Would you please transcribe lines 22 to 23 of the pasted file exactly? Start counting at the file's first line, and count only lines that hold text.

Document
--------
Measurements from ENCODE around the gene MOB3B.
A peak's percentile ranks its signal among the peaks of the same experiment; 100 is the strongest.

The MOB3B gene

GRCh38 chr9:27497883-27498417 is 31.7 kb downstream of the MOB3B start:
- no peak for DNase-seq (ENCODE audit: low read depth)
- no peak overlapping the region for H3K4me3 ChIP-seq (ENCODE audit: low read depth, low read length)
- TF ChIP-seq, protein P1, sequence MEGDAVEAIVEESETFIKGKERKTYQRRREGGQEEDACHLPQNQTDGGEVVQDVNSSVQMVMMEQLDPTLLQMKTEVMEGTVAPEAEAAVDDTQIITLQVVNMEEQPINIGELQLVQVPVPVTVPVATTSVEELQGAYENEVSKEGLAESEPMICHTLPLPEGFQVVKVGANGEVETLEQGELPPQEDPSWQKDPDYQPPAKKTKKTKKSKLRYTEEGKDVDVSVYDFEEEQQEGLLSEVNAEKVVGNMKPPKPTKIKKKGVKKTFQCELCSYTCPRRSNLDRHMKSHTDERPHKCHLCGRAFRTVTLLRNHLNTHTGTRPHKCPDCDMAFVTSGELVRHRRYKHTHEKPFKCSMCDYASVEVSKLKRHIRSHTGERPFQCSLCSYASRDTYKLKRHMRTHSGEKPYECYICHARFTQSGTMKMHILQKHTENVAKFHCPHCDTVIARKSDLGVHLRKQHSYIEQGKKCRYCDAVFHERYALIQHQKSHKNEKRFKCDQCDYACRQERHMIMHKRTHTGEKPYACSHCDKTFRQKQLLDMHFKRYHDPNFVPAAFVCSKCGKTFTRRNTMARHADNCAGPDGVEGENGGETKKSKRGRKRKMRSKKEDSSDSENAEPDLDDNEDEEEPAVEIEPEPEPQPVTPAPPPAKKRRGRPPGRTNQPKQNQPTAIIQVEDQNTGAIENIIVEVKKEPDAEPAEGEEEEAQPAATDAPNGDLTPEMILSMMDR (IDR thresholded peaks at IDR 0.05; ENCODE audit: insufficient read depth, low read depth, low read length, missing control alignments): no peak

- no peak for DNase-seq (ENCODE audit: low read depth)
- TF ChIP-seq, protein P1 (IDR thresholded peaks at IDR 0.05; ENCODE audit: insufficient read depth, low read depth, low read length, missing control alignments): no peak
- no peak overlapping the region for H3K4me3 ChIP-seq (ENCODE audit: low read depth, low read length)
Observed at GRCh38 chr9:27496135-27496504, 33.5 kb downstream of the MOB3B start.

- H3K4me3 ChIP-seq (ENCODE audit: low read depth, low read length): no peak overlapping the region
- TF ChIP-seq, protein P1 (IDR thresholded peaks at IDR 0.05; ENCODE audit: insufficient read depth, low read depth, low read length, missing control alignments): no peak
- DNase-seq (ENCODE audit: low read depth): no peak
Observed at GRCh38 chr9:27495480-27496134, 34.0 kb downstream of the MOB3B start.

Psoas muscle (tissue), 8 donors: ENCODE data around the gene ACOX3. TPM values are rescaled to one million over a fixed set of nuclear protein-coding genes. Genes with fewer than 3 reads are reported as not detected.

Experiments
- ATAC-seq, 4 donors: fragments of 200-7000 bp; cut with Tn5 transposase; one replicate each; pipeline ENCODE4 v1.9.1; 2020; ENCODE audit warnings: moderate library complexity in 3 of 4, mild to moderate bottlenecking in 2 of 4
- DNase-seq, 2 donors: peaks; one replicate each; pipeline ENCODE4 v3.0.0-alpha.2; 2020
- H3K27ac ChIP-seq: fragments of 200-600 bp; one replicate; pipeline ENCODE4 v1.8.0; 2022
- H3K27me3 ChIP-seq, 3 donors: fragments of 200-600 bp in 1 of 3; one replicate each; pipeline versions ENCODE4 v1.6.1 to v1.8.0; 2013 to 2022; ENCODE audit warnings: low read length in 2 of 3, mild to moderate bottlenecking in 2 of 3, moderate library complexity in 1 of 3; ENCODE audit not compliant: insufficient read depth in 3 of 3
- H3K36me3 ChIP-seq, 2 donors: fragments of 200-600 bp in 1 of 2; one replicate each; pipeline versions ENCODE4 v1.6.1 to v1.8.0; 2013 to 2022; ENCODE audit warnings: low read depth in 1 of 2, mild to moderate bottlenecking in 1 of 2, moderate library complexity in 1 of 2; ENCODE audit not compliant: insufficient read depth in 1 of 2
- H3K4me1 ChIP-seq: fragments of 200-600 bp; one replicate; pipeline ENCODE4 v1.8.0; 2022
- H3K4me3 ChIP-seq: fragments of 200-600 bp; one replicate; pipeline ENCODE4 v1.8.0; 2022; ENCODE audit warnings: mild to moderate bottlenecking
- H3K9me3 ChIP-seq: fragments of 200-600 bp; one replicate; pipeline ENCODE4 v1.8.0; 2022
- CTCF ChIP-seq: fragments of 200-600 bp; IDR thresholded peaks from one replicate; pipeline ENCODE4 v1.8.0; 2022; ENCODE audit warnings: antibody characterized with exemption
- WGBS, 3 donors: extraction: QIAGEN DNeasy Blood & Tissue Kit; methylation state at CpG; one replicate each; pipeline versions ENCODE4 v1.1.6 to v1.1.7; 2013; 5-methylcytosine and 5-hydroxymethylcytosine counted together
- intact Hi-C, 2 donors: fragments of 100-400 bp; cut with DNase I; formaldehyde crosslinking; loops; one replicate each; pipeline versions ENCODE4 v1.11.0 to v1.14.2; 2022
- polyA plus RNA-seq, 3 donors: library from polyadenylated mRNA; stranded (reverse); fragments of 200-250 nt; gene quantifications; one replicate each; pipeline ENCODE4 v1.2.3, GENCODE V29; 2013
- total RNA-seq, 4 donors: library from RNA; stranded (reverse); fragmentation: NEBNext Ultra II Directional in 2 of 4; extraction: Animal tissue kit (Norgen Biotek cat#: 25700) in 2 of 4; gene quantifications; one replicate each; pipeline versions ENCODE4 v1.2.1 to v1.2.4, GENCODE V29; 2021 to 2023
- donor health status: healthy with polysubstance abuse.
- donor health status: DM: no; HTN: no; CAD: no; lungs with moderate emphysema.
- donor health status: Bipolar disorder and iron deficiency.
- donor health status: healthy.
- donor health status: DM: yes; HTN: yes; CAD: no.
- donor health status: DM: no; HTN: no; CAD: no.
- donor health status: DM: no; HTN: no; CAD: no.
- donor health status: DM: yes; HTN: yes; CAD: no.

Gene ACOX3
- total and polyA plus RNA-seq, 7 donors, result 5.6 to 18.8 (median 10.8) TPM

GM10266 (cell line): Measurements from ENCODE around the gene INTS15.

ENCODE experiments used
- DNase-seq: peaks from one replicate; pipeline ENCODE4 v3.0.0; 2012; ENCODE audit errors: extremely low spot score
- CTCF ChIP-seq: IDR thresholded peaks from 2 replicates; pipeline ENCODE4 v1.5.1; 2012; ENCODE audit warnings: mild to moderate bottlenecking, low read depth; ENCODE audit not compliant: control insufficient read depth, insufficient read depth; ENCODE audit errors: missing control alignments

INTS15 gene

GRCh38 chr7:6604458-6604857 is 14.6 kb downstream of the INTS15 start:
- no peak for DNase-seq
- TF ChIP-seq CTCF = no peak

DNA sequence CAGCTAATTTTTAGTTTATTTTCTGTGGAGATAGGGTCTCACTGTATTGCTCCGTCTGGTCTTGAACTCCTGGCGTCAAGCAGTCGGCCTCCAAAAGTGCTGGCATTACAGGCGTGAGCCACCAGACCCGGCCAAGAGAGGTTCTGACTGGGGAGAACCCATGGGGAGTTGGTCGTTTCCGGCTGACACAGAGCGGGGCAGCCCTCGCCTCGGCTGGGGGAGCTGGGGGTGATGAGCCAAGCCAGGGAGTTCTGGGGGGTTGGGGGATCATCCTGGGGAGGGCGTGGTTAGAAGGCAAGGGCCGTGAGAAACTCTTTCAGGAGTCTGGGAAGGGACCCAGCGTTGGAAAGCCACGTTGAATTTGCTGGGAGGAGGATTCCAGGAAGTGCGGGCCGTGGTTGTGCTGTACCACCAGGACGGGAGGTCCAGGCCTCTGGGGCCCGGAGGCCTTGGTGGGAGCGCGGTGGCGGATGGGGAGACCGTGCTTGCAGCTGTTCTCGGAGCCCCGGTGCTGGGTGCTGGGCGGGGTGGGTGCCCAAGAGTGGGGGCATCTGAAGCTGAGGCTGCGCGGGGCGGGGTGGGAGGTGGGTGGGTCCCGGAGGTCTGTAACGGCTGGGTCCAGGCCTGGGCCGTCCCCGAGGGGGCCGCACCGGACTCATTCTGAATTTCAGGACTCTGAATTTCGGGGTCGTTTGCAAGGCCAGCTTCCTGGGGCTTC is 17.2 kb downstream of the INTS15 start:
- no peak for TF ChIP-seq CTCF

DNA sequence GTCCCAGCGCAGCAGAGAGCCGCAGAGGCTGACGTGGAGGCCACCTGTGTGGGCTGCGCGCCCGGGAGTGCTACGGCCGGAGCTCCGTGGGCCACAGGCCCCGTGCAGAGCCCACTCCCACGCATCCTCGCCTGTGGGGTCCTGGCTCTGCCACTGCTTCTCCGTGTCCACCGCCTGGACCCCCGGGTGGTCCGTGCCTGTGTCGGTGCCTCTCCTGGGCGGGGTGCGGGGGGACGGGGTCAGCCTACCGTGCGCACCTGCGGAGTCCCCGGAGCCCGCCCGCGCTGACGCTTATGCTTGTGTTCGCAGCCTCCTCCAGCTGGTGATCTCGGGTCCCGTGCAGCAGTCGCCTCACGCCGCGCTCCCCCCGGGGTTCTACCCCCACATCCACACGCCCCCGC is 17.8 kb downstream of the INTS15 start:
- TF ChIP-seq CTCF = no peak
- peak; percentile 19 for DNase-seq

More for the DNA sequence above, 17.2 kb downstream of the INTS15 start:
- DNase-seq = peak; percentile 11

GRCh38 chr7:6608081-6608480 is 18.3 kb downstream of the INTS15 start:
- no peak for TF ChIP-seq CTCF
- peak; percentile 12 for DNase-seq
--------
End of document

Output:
- H3K36me3 ChIP-seq, 2 donors: fragments of 200-600 bp in 1 of 2; one replicate each; pipeline versions ENCODE4 v1.6.1 to v1.8.0; 2013 to 2022; ENCODE audit warnings: low read depth in 1 of 2, mild to moderate bottlenecking in 1 of 2, moderate library complexity in 1 of 2; ENCODE audit not compliant: insufficient read depth in 1 of 2
- H3K4me1 ChIP-seq: fragments of 200-600 bp; one replicate; pipeline ENCODE4 v1.8.0; 2022